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Synology DiskStation Manager VPN module hard-coded password vulnerability

Vulnerability Note VU#534284

Original Release Date: 2014-02-27 | Last Revised: 2014-03-04


Synology DiskStation Manager VPN module contains a hard-coded password which cannot be changed.


Synology DiskStation Manager 4.3-3810 update 1 and possibly earlier versions contain a VPN server module which contains a hard-coded password which cannot be changed.

According to the original forum post:

The default password for user 'root' is 'synopass' and as far as I know there is no way to change it.

Trying to log in as root through the Web interface or SSH with that password results in authentication failure (you need to use admin's password for SSH - in fact user 'root' here seems to be an alias for user 'admin' for authentication reasons, and there doesn't seem to be a way to log in as root from the Web interface).

However, when enabling the VPN server, root:synopass will get you authenticated and connected! User 'root' does not appear under the users that may get VPN access (VPN server > Privilege) and, again, there doesn't seem to be a way to change the root password or disable that user from connecting to the VPN.


A remote unauthenticated attacker may be able to connect to the Synology DiskStation Manager using the VPN server and access the Synology device and other devices on the shared network.



Synology has released Synology DiskStation Manager VPN module version 1.2-2317 to address this vulnerability. Affected users are advised to update to Synology DiskStation Manager VPN module version 1.2-2317 or higher.

Disable OpenVPN module

Users can disable the OpenVPN module inside the Synology DiskStation Manager administrative interface.

Modify the OpenVPN server configuration

According to the original forum post:

One quick and dirty solution is to edit your VPN configuration (should be under /usr/syno/etc/packages/VPNCenter/openvpn/) and substitute the plugin which does the user authentication with something of your own. For instance, since the system has sqlite3 installed, you can write your own bash/perl/python script that maintains an SQLite3 database file with authorized users and their passwords and use that instead. Every time someone will try to connect, OpenVPN will hand off their credentials to your script and expect back 0 for success or 1 for failure. Now you are in true control of the authorized users! Like I said though, it's a hack. You won't get any support from the DSM Web interface.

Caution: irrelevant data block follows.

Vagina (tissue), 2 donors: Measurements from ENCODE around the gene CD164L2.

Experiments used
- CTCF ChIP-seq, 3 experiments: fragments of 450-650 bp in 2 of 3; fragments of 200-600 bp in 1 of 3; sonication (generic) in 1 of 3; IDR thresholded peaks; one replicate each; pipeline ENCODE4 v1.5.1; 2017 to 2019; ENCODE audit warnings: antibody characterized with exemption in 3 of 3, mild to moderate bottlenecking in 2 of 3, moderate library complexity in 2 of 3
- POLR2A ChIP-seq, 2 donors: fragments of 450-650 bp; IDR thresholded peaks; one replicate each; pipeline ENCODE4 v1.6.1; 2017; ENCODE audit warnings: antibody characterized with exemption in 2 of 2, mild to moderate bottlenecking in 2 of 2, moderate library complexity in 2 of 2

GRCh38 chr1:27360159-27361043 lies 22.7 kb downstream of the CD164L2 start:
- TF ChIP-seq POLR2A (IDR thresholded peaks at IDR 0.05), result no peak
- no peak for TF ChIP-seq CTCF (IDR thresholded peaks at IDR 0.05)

Reference: "auth-user-pass-verify" in

Vendor Information


Synology Affected

Notified:  February 27, 2014 Updated: March 04, 2014



Vendor Statement

We have not received a statement from the vendor.

Vendor Information

We are not aware of further vendor information regarding this vulnerability.

Vendor References

CVSS Metrics

Group Score Vector
Base 7.8 AV:N/AC:L/Au:N/C:C/I:N/A:N
Temporal 7 E:F/RL:W/RC:C
Environmental 2.0 CDP:LM/TD:L/CR:ND/IR:ND/AR:ND



This vulnerability was originally posted by tesla563, and thanks to Radovan Haban for reporting this vulnerability.

This document was written by Michael Orlando.

Other Information

CVE IDs: None
Date Public: 2013-12-01
Date First Published: 2014-02-27
Date Last Updated: 2014-03-04 12:39 UTC
Document Revision: 14

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